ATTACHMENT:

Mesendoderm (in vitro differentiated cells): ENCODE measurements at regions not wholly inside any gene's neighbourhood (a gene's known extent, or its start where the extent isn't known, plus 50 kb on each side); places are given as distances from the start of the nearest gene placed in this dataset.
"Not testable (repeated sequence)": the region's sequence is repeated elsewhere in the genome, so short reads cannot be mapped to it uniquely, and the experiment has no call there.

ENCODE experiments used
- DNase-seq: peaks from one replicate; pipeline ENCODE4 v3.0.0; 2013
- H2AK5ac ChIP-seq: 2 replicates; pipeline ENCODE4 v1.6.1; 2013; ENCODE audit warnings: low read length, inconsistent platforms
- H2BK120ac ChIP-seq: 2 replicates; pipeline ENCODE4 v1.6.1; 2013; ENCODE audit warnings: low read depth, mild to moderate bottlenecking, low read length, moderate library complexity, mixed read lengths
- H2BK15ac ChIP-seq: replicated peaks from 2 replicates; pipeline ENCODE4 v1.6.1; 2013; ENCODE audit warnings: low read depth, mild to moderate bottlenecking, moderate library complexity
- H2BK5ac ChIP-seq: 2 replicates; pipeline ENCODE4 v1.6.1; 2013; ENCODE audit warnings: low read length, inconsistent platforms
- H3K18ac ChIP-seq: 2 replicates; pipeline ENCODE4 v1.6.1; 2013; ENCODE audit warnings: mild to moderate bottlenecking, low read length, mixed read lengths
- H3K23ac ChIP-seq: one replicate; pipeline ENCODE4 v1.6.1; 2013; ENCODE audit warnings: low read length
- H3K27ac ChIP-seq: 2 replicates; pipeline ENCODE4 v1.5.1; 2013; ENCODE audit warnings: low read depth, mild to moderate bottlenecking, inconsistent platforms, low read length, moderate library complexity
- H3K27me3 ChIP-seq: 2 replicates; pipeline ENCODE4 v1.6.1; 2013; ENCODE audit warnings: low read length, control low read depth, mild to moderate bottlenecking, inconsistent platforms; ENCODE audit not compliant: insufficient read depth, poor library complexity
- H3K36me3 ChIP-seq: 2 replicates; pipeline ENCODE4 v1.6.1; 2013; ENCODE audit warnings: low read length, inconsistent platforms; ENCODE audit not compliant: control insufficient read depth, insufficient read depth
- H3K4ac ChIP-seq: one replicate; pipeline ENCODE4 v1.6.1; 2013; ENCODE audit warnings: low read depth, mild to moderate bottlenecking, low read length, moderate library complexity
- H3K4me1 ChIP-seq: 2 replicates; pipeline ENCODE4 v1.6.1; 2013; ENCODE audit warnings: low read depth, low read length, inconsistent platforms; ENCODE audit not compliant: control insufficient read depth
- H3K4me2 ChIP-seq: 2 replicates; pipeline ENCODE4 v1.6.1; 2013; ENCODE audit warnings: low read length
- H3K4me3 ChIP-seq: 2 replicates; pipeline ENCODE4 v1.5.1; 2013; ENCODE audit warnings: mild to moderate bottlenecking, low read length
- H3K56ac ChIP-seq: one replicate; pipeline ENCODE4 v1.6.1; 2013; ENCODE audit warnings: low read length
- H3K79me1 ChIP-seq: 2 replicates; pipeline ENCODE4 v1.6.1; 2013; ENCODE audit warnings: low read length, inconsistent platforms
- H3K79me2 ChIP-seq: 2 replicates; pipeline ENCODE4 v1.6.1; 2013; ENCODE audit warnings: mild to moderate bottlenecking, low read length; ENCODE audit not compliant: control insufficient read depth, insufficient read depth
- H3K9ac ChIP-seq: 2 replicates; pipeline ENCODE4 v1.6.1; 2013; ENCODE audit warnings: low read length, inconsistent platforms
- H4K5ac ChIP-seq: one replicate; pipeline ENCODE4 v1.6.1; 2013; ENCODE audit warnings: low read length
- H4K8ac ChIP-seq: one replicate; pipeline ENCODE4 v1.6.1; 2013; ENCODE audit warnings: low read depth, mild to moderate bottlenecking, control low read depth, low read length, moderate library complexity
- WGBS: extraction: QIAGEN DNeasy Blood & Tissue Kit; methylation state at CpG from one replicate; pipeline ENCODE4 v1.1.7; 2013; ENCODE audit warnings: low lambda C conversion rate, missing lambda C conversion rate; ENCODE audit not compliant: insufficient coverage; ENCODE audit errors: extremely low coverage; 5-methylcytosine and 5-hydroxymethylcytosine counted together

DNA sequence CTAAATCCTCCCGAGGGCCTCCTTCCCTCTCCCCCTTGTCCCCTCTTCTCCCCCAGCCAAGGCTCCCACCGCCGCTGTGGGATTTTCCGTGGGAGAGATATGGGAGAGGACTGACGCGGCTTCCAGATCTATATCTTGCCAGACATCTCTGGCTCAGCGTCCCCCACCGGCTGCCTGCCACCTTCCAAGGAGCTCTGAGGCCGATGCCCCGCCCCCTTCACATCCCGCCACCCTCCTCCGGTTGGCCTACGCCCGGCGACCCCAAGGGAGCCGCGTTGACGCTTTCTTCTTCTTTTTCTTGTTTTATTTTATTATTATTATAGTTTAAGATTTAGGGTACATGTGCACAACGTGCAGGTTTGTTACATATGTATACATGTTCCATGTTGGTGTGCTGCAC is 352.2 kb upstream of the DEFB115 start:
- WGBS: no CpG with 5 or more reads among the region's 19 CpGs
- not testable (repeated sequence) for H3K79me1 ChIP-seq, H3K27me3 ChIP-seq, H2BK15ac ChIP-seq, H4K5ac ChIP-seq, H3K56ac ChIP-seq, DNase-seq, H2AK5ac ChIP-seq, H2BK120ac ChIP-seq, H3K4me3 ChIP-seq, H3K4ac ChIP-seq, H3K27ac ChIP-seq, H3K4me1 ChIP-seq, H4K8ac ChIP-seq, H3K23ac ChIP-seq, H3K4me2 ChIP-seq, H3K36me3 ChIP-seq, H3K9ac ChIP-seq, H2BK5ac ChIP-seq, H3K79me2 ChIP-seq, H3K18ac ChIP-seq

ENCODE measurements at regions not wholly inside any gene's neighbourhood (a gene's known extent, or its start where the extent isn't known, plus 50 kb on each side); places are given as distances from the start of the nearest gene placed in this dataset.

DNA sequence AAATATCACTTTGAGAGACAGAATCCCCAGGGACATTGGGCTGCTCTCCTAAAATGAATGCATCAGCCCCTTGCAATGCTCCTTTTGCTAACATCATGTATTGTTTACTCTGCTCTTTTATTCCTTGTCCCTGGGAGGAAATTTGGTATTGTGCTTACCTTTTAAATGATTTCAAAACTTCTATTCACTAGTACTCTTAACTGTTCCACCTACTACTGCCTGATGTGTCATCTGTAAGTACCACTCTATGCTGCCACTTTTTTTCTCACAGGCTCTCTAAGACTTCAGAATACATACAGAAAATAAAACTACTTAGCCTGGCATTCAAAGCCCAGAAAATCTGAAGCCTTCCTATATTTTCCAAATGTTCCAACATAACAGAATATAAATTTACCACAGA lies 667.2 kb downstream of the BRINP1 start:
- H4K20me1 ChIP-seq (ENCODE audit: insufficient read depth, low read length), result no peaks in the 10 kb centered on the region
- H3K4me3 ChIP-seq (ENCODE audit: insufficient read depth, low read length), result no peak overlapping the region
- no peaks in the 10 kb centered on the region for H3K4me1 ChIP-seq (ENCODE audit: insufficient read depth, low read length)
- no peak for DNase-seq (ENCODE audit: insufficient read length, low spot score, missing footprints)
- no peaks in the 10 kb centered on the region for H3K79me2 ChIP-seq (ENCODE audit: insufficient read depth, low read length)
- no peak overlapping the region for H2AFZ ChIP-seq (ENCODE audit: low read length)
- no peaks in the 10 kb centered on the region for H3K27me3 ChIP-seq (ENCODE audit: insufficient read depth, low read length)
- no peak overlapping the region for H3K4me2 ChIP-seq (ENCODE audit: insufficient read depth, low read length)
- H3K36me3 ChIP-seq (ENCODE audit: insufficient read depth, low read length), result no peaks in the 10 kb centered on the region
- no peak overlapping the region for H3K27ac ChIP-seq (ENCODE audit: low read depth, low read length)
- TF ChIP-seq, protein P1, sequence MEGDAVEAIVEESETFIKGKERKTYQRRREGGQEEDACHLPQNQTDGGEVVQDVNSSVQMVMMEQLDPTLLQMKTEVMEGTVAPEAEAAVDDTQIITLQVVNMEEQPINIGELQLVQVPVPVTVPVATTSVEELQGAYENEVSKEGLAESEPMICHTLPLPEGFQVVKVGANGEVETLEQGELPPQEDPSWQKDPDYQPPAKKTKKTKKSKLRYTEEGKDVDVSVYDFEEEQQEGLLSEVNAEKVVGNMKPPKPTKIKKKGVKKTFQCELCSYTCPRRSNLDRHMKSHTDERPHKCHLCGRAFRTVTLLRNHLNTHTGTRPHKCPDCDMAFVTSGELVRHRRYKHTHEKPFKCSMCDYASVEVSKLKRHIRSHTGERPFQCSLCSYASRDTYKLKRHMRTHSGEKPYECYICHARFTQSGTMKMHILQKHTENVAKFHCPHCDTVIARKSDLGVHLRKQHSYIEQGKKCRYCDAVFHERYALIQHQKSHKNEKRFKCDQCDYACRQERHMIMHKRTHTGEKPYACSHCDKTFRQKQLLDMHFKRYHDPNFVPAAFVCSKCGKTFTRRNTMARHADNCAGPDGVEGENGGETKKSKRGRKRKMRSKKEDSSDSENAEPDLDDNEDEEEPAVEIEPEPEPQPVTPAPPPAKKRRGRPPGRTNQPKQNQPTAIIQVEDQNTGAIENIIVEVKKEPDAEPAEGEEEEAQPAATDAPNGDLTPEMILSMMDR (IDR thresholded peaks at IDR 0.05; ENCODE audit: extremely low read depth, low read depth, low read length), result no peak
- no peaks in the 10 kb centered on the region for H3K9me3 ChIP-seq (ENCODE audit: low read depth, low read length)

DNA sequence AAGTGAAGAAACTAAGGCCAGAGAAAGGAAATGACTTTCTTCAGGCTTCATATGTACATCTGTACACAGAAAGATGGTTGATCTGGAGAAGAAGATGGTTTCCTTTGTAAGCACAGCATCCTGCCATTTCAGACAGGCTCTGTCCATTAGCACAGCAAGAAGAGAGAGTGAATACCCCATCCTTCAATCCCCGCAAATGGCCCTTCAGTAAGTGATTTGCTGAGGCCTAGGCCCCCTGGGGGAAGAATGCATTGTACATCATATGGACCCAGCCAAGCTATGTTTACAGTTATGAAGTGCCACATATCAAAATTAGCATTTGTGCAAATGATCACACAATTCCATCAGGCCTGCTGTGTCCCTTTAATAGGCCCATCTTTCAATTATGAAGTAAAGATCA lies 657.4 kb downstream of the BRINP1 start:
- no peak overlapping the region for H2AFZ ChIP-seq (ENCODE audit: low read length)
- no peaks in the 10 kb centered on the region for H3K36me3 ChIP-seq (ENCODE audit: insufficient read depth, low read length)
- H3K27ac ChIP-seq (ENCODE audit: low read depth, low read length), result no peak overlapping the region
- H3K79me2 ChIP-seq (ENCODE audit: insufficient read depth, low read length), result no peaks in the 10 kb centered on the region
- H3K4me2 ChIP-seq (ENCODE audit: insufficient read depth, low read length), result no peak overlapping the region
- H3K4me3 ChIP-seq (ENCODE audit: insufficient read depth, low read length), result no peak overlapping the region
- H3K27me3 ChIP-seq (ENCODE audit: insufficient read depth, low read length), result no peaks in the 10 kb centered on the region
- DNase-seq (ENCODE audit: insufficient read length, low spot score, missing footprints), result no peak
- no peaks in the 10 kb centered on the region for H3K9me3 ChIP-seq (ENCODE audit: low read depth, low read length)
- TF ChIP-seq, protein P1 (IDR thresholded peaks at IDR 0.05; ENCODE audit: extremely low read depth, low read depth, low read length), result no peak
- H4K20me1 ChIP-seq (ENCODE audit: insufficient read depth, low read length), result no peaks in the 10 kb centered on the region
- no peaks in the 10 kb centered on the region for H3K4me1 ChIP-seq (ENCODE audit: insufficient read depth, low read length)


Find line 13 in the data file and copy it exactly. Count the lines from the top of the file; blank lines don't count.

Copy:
- H3K36me3 ChIP-seq: 2 replicates; pipeline ENCODE4 v1.6.1; 2013; ENCODE audit warnings: low read length, inconsistent platforms; ENCODE audit not compliant: control insufficient read depth, insufficient read depth